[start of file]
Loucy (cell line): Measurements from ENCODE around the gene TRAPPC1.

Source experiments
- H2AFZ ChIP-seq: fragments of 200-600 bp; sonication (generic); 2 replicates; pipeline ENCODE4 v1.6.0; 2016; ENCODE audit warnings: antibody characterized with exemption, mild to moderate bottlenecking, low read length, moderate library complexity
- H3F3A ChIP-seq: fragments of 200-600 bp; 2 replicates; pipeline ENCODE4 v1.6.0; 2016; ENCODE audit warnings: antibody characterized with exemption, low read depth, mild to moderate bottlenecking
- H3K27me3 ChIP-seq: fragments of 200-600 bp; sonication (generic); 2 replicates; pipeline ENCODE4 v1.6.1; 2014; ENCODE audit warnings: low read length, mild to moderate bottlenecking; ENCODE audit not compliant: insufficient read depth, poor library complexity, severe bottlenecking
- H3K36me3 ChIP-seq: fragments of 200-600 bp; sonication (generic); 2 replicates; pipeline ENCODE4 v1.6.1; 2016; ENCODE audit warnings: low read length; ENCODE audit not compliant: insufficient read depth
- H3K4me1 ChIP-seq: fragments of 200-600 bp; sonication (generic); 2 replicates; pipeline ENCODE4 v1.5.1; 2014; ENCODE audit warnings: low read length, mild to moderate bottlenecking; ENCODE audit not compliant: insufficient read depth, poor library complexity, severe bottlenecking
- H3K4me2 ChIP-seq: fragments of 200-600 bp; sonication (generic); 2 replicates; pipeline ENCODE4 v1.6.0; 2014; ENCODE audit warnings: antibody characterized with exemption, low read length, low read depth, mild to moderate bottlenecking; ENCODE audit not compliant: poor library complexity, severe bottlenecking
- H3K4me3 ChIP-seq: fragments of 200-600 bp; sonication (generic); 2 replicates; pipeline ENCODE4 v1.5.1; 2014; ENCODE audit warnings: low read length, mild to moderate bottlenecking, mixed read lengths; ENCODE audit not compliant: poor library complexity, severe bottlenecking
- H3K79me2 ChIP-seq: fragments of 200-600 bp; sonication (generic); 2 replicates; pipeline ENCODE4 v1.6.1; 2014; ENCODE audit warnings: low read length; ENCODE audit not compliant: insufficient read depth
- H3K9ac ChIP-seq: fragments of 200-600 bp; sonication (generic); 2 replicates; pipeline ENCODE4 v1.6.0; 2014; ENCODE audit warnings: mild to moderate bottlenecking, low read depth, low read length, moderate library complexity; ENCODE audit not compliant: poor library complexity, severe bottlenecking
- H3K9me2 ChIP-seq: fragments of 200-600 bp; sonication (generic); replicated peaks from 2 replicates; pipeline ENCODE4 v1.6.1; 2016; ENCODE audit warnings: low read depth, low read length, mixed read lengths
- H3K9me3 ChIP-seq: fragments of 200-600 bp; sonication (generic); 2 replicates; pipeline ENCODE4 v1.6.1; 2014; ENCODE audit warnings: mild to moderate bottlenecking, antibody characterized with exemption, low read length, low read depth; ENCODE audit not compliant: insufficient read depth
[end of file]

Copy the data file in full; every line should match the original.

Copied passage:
Loucy (cell line): Measurements from ENCODE around the gene TRAPPC1.

Source experiments
- H2AFZ ChIP-seq: fragments of 200-600 bp; sonication (generic); 2 replicates; pipeline ENCODE4 v1.6.0; 2016; ENCODE audit warnings: antibody characterized with exemption, mild to moderate bottlenecking, low read length, moderate library complexity
- H3F3A ChIP-seq: fragments of 200-600 bp; 2 replicates; pipeline ENCODE4 v1.6.0; 2016; ENCODE audit warnings: antibody characterized with exemption, low read depth, mild to moderate bottlenecking
- H3K27me3 ChIP-seq: fragments of 200-600 bp; sonication (generic); 2 replicates; pipeline ENCODE4 v1.6.1; 2014; ENCODE audit warnings: low read length, mild to moderate bottlenecking; ENCODE audit not compliant: insufficient read depth, poor library complexity, severe bottlenecking
- H3K36me3 ChIP-seq: fragments of 200-600 bp; sonication (generic); 2 replicates; pipeline ENCODE4 v1.6.1; 2016; ENCODE audit warnings: low read length; ENCODE audit not compliant: insufficient read depth
- H3K4me1 ChIP-seq: fragments of 200-600 bp; sonication (generic); 2 replicates; pipeline ENCODE4 v1.5.1; 2014; ENCODE audit warnings: low read length, mild to moderate bottlenecking; ENCODE audit not compliant: insufficient read depth, poor library complexity, severe bottlenecking
- H3K4me2 ChIP-seq: fragments of 200-600 bp; sonication (generic); 2 replicates; pipeline ENCODE4 v1.6.0; 2014; ENCODE audit warnings: antibody characterized with exemption, low read length, low read depth, mild to moderate bottlenecking; ENCODE audit not compliant: poor library complexity, severe bottlenecking
- H3K4me3 ChIP-seq: fragments of 200-600 bp; sonication (generic); 2 replicates; pipeline ENCODE4 v1.5.1; 2014; ENCODE audit warnings: low read length, mild to moderate bottlenecking, mixed read lengths; ENCODE audit not compliant: poor library complexity, severe bottlenecking
- H3K79me2 ChIP-seq: fragments of 200-600 bp; sonication (generic); 2 replicates; pipeline ENCODE4 v1.6.1; 2014; ENCODE audit warnings: low read length; ENCODE audit not compliant: insufficient read depth
- H3K9ac ChIP-seq: fragments of 200-600 bp; sonication (generic); 2 replicates; pipeline ENCODE4 v1.6.0; 2014; ENCODE audit warnings: mild to moderate bottlenecking, low read depth, low read length, moderate library complexity; ENCODE audit not compliant: poor library complexity, severe bottlenecking
- H3K9me2 ChIP-seq: fragments of 200-600 bp; sonication (generic); replicated peaks from 2 replicates; pipeline ENCODE4 v1.6.1; 2016; ENCODE audit warnings: low read depth, low read length, mixed read lengths
- H3K9me3 ChIP-seq: fragments of 200-600 bp; sonication (generic); 2 replicates; pipeline ENCODE4 v1.6.1; 2014; ENCODE audit warnings: mild to moderate bottlenecking, antibody characterized with exemption, low read length, low read depth; ENCODE audit not compliant: insufficient read depth